James Emejo in Abuja
The Governor of the Central Bank of Nigeria (CBN), Mr. Godwin Emefiele, yesterday said the apex bank has initiated a programme to boost poultry production in the country through the involvement of universities which will be part of the pilot team to run a university-based Poultry Revival Programme.
He said the objective of its intervention in the sub-sector was to produce chicken meat and egg to reduce importation and close the existing demand and supply gap; raise a new crop of ‘agropreneurs’ in modern poultry production; provide infrastructure that would support the sustainable production of poultry as well as reduce pressure on foreign exchange demand through import substitution by local poultry production.
Speaking at an interactive session with vice chancellors of universities on the proposed project to boost poultry production, Emefiele said the CBN would be committing human, material and financial resources to monitoring both the disbursement and utilisation of funds in a robust and verifiable manner.
He said the sector is currently bedevilled by the lack of access to low cost, long tenured finance, which is not however peculiar to the industry, but must be resolved.
Furthermore, he said the Nigerian poultry faced high production costs, safety concerns due to lack of sanitary controls, and technical constraints in processing and marketing, stressing that production costs are generally high due to lack of an integrated and automated industrial poultry sector.
He said poultry producers lacked reliable access to inputs, including chicks and feed as well as high costs of veterinary services.
The CBN governor also expressed worry that an estimated 1.2 million metric tonnes of poultry meat was being smuggled into the country from the neighbouring Benin Republic by some unscrupulous Nigerians, describing the situation as unfortunate.
He added that the CBN was ready to put an end to it.
Emefiele said the intervention was directly in conformity with the apex bank’s resolve to diversify the economy, be a catalyst for job creation and inclusive economic growth.
He said while these are its ultimate goals, “our main intermediate objective is to ensure that poultry production is increased as well as end the smuggling of poultry products into Nigeria.”
According to him, “In order to ensure the attainment of our goals, therefore, the CBN would be committing considerable human, material, and financial resources to monitoring both the disbursement and utilisation of these funds in a robust and verifiable manner.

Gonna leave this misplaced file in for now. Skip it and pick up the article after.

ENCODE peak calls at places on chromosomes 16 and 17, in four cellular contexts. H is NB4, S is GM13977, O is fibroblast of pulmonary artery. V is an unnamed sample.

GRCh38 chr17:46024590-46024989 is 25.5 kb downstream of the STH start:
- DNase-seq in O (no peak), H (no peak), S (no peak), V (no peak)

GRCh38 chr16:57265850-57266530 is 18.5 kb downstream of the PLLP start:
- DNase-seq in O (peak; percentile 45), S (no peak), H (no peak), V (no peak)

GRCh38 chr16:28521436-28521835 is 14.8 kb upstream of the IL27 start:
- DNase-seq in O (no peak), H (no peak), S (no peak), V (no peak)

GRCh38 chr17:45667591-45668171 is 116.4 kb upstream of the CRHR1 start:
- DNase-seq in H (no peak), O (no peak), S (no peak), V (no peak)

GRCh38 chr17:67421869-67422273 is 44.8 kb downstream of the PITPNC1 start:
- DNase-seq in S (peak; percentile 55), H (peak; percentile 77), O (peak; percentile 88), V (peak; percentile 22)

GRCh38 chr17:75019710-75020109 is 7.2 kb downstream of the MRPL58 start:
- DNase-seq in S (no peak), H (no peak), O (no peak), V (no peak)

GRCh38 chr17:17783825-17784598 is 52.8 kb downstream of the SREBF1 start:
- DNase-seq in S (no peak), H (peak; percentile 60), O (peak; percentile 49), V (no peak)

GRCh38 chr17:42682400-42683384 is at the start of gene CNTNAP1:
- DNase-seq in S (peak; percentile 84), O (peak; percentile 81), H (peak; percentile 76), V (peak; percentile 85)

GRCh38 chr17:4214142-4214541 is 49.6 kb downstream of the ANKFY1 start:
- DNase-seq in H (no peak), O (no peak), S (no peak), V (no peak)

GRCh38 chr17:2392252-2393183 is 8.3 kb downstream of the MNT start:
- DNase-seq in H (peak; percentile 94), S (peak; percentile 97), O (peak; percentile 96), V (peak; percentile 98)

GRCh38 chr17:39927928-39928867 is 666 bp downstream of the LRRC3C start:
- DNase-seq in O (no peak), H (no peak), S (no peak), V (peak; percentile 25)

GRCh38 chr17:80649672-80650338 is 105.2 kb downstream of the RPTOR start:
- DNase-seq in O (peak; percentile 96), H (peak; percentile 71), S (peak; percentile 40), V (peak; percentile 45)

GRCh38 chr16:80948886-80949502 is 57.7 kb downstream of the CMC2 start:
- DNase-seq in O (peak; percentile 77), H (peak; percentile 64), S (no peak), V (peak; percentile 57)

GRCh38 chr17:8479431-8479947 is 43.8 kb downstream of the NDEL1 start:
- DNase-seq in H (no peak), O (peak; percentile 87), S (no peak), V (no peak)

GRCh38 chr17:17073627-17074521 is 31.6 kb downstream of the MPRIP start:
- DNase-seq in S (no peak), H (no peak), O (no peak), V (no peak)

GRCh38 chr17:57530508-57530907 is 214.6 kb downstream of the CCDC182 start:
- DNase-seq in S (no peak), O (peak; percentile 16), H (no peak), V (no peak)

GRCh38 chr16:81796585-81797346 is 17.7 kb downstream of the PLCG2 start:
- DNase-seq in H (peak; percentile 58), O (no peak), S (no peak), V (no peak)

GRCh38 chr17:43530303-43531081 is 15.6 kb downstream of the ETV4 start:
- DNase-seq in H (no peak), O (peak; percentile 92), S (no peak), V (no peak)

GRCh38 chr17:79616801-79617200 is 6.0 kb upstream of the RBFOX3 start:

“Participating institutions will be required to submit periodic returns on disbursements as well as an analysis of the impacts of the fund they received.
“The CBN will also undertake regular on and off-site checks to ascertain the veracity of the reports received.
“Therefore, I respectfully enjoin you and your institutions to help us in achieving these goals by ensuring that these funds are deployed in an effective manner.”
Represented by CBN Deputy Governor, Monetary Policy, Dr. Joseph Nnanna, Emefiele said the poultry sub-sector was the most commercialised of all Nigeria’s agriculture sub-sectors.
According to him, the sub- sector contributes about 25 per cent of agricultural GDP to the economy with a current net worth of about N1.6 trillion.
He noted that the school feeding programme of the present administration also remained a huge potential which is yet to be fully tapped as poultry represents an important source of high quality animal protein.
The CBN governor said: “We have asked for information on the capacity of your poultry pens, hatcheries, feed mills, size of crop farm and number of tractors for grains production, commercially viable and bankable business plan, including processing facility as well as any other information that would enrich your participation in the programme.
“We rely on the university based poultry production model because you have the existing Infrastructure, experience and human assets to enable production at reduced cost and in a competitive manner.
“Let me therefore emphasise that we have structured this programme to ensure that they can be accessed by those who need them the most and are ready to operate their facilities in a commercially viable manner.”